In 1980, Thomas made his first Broadway appearance in more than 12 years when he stepped in as a replacement in Lanford Wilson’s Fifth of July.
In 1980, he appeared as Shad (the young farmer entrusted to employ mercenaries to save his planet from Sador and his invading forces) in Battle Beyond The Stars.
In 1981, his book of poetry Glass was published as a letterpress limited edition by Kenward Elmslie's Z Press.
In 1987, he appeared on stage in Philadelphia and Washington DC in the one-man tour-de-force Citizen Tom Paine. In 1993, he played the title role in a stage production of Richard II.
In 1990, he played the adult version of main character Bill in the TV adaptation of Stephen King's novel It.
Thomas starred with Maureen O’Hara and Annette O’Toole in the Hallmark Channel movie The Christmas Box in 1995. O'Toole and Thomas had starred in It together five years earlier.
Thomas has appeared in a quartet of performances at the Hartford Stage in Connecticut: Hamlet (1987), Peer Gynt (1989), Richard III (1994), and Tiny Alice (1996).
In 1997 and 1998, he appeared on Touched by an Angel.
In the early 2000s, he appeared in a London production of Yasmina Reza’s Art with Judd Hirsch (2001); on the New York stage in The Public Theater’s production of As You Like It (2005); Michael Frayn’s Democracy on Broadway (2004); and the Primary Stages’ production of Terrence McNally’s The Stendhal Syndrome (2004).
He has served as national chairman of the Better Hearing Institute, hosted the PAX TV series It’s a Miracle, and starred in the series Just Cause for the same network.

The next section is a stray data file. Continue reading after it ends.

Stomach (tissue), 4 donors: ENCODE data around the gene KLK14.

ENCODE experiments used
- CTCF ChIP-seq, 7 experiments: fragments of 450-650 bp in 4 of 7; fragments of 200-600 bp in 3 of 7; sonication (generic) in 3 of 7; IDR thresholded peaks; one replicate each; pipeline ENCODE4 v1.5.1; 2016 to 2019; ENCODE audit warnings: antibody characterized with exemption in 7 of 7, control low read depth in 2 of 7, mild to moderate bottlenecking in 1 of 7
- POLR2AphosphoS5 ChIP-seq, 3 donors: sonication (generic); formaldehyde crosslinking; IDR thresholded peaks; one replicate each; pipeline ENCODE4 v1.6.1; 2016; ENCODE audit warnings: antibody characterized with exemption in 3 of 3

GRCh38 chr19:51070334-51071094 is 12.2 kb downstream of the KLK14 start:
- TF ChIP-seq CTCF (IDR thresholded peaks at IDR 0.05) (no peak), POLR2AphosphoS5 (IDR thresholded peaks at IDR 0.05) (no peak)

In 2006, Thomas began a national tour of Reginald Rose’s acclaimed play Twelve Angry Men, along with George Wendt at the Shubert Theater in New Haven, Connecticut, playing the pivotal role of Juror Eight opposite Wendt’s Juror One.
Thomas has provided voiceovers in Mercedes-Benz, BB&T and Aleve commercials. In the summer of 2008, Thomas made commercials for the Zaxby’s restaurant chain.
In 2009–2010, Richard Thomas was featured on Broadway in Race, a play by David Mamet. The production was directed by Mamet and included James Spader, David Alan Grier, and Kerry Washington. In February and March 2011, he starred at the New York Public Theater in Timon of Athens.
Thomas had a supporting role in the FX Network Cold War drama The Americans, which debuted in January 2013. He played Frank Gaad, an FBI counterintelligence supervisor helping to investigate KGB sleeper agents in early 1980s America.
Thomas appeared in the 2017 Broadway revival of The Little Foxes, receiving a Tony Award for Best Featured Actor in a Play nomination.
Thomas married Alma Gonzales on February 14, 1975. They had one son, Richard Francisco, born in 1976, and triplet daughters Barbara Ayala, Gweneth Gonzales and Pilar Alma, born August 26, 1981. They divorced in 1993.
Thomas married Georgiana Bischoff on November 20, 1994, and they had one son, Montana James Thomas, born July 28, 1996. Bischoff has two daughters from previous marriages, Brooke Murphy and Kendra Kneifel.
He owns an apartment in Manhattan's historic Alwyn Court building at 180 West 58th Street.